elliptical sentence, and its full meaning can be gathered only

from the context. He who had no particular purpose to serve

would, most probably, understand it, from the context, thus:-

Therefore, as by one sin all men came into condemnation; so also

by one righteous act all men came unto justification of life:

which is more fully expressed in the following verse. Now, leaving

all particular creeds out of the question, and taking in the scope

of the apostle's reasoning in this and the preceding chapter, is

not the sense evidently this?-Through the disobedience of Adam, a

sentence of condemnation to death, without any promise or hope of

a resurrection, passed upon all men; so, by the obedience of

Christ unto death, this one grand righteous act, the sentence was

so far reversed, that death shall not finally triumph, for all

shall again be restored to life. Justice must have its due; and

therefore all must die. The mercy of God, in Christ Jesus, shall

have its due also; and therefore all shall be put into a salvable

state here, and the whole human race shall be raised to life at

the great day. Thus both justice and mercy are magnified; and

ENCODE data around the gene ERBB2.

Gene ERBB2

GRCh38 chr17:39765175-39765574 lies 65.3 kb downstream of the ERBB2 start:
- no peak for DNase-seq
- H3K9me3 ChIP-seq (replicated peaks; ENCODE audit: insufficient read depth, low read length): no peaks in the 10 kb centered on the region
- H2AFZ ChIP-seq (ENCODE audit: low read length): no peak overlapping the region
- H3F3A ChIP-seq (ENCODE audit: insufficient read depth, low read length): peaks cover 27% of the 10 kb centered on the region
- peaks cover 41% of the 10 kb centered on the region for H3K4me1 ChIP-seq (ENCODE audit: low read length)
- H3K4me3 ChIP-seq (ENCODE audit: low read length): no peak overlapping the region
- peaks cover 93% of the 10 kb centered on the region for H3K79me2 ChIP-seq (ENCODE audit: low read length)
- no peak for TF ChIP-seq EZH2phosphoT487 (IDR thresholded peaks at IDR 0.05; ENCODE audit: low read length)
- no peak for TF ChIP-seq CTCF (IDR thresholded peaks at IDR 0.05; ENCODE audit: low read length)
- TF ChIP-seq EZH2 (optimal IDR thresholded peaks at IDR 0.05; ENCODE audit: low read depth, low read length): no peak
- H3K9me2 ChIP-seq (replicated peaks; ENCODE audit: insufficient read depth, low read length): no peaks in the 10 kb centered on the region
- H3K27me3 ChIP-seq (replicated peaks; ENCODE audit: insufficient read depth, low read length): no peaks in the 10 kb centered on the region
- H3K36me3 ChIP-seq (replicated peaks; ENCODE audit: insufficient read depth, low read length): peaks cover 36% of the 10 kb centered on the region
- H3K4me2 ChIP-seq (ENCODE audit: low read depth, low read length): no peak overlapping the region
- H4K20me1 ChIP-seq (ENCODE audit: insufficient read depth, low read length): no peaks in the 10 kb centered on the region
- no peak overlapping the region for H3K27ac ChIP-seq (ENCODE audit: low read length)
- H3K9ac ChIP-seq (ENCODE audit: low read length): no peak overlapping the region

neither is exalted at the expense of the other.

The apostle uses three remarkable words in these three

verses:-l. δικαιωμα, justification, Ro 5:16. 2. δικαιοσυνη,

which we render righteousness, Ro 5:17; but is best rendered

justification, as expressing that pardon and salvation offered

to us in the Gospel: See Clarke on Ro 1:16. 3. δικαιωσις,

which is also rendered justification, Ro 5:18.

The first word, δικαιωμα, is found in the following places:

Lu 1:6; Ro 1:32; 2:26; 5:16, 18; 8:4; Heb 9:1, 10;

Re 15:4; 19:8; to which the reader may refer. δικαιωμα

signifies, among the Greek writers, the sentence of a judge,

acquitting the innocent, condemning and punishing the guilty; but

in the New Testament it signifies whatever God has appointed or

sanctioned as a law; and appears to answer to the Hebrew

mishpat Yehovah, the statute or judgment, of the Lord;

It has evidently this sense in Lu 1:6:

Walking in all the commandments and ORDINANCES, δικαιωμασι, of the

Lord blameless; and it has the like meaning in the principal

places referred to above; but in the verse in question it most

evidently means absolution, or liberation, from punishment, as it

is opposed to κατακριμα, condemnation, Ro 5:18.

See Clarke on Ro 1:16;

and see Schleusner in voce.

The second word, δικαιοσυνη, I have explained at large in

Ro 1:16, already referred to.

The third word δικαιωσις, is used by the Greek writers, almost

universally, to denote the punishment inflicted on a criminal, or

the condemnatory sentence itself; but in the New Testament where

it occurs only twice, (Ro 4:25,

he was raised for our justification, δικαιωσιν; and Ro 5:18,

unto justification of life, δικαιωσινζωης,) it evidently

signifies the pardon and remission of sins; and seems to be nearly

synonymous with δικαιωμα. Dr. Taylor thinks that "δικαιοσυνη is